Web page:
I thought of the performers, it was Jane Krakowski who came off best in the live broadcast. She often seems a bit lost in the regular show, but because she’s a theatre performer — not a sketch performer — she was able to channel the audience energy without losing a sense of character. It’s always good to remember that this is a case where network demands were right: the show has always been better for the fact that NBC replaced Rachel Dratch with Krakowski, even if she hasn’t been one of the best characters on the show.

Alec Baldwin, similarly, uses his theatre training to good effect. The improv guys don’t always seem as comfortable with this format, because there’s not much time to improv, and they actually need to act. Improv comics are often better on single-camera film than they are in a TV show with an audience, because they can do much more actual improv on film (with multiple takes) than they can on something like SNL. It’s why the connection between live-audience TV and live performance isn’t always as clear-cut as we sometimes think. In a theatre performance, you can try something and if it doesn’t work, you don’t do it again at the next performance. That’s similar to a film where you do multiple takes and try different things in each one. But in a live TV episode like tonight’s, what you do is going to be seen by millions of people, and it’s going to be on a DVD and online. So that discourages improvisation and rewards people who are good at replicating their performances (actors, rather than improvisers).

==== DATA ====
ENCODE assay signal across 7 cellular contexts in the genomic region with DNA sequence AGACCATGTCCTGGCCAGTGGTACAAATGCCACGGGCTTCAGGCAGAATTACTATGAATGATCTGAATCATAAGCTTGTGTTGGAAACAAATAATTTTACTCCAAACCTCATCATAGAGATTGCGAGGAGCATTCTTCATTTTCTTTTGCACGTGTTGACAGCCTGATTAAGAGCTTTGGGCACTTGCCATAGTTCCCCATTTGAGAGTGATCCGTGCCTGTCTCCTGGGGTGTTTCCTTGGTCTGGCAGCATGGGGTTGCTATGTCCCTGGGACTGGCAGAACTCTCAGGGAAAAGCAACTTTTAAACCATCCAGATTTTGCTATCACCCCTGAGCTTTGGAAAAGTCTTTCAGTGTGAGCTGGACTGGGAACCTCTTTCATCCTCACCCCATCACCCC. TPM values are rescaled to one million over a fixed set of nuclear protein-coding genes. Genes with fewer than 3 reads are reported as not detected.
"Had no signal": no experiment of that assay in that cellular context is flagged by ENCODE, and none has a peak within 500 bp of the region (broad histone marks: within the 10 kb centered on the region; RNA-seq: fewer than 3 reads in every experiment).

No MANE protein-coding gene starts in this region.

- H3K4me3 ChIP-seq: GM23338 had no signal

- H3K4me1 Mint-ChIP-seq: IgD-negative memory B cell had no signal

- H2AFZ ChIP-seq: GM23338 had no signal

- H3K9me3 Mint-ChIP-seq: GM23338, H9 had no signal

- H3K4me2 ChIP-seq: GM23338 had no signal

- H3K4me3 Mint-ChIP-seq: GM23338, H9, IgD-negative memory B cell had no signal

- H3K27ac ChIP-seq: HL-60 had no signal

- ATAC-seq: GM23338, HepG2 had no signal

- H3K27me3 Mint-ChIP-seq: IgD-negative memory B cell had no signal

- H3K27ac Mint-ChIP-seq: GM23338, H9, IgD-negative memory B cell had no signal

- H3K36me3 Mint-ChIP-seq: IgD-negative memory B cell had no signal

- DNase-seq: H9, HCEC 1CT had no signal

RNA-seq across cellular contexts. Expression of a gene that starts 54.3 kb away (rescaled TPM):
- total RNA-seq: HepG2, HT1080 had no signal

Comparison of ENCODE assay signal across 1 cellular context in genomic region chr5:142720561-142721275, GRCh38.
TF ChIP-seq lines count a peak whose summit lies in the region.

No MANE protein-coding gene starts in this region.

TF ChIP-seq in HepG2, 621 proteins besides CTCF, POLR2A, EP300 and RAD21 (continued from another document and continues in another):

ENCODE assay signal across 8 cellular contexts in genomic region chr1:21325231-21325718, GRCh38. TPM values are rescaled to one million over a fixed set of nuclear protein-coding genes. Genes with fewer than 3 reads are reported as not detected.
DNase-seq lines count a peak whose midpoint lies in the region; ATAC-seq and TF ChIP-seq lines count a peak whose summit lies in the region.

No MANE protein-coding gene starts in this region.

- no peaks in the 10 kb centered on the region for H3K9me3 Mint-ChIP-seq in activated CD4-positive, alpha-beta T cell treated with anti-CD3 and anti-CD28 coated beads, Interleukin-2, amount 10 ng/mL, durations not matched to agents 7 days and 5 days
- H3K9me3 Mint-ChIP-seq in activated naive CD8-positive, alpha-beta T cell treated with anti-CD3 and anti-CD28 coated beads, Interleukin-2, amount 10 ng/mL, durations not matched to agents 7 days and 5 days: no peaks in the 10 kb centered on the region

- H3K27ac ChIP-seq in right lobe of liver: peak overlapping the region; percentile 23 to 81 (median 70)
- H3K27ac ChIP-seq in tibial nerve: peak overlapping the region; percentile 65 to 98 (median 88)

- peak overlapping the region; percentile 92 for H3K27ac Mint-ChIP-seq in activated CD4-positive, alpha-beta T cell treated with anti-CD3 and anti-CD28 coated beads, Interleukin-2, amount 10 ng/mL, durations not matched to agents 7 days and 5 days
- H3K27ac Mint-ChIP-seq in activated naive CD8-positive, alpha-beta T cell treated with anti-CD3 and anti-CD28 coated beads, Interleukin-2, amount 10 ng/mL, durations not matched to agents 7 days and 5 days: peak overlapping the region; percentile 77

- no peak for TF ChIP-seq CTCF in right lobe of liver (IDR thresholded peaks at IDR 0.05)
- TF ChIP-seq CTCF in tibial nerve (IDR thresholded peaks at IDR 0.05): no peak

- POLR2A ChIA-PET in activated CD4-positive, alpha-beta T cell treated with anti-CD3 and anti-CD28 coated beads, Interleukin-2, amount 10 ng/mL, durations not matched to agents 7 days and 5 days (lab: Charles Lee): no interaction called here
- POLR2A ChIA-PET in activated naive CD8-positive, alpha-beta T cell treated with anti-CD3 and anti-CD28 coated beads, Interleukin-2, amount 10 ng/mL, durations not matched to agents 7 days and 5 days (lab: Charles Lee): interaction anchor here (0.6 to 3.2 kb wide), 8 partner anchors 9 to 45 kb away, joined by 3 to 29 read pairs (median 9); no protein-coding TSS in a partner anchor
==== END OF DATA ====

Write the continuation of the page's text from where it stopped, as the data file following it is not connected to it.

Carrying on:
Also, a search on Twitter revealed that, as expected, many people complained that 30 Rock suddenly had a “laugh track” tonight. Another reminder that complaints about “laugh tracks”, always phrased as an example of the speaker’s sophistication (I’m so smart I don’t need people telling me when to laugh), are anything but.

http://www.youtube.com/watch?v=5E7HkVQbejg


 
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Tonight’s 30 Rock Is Laugh Tracked In Front of a Live Studio Audience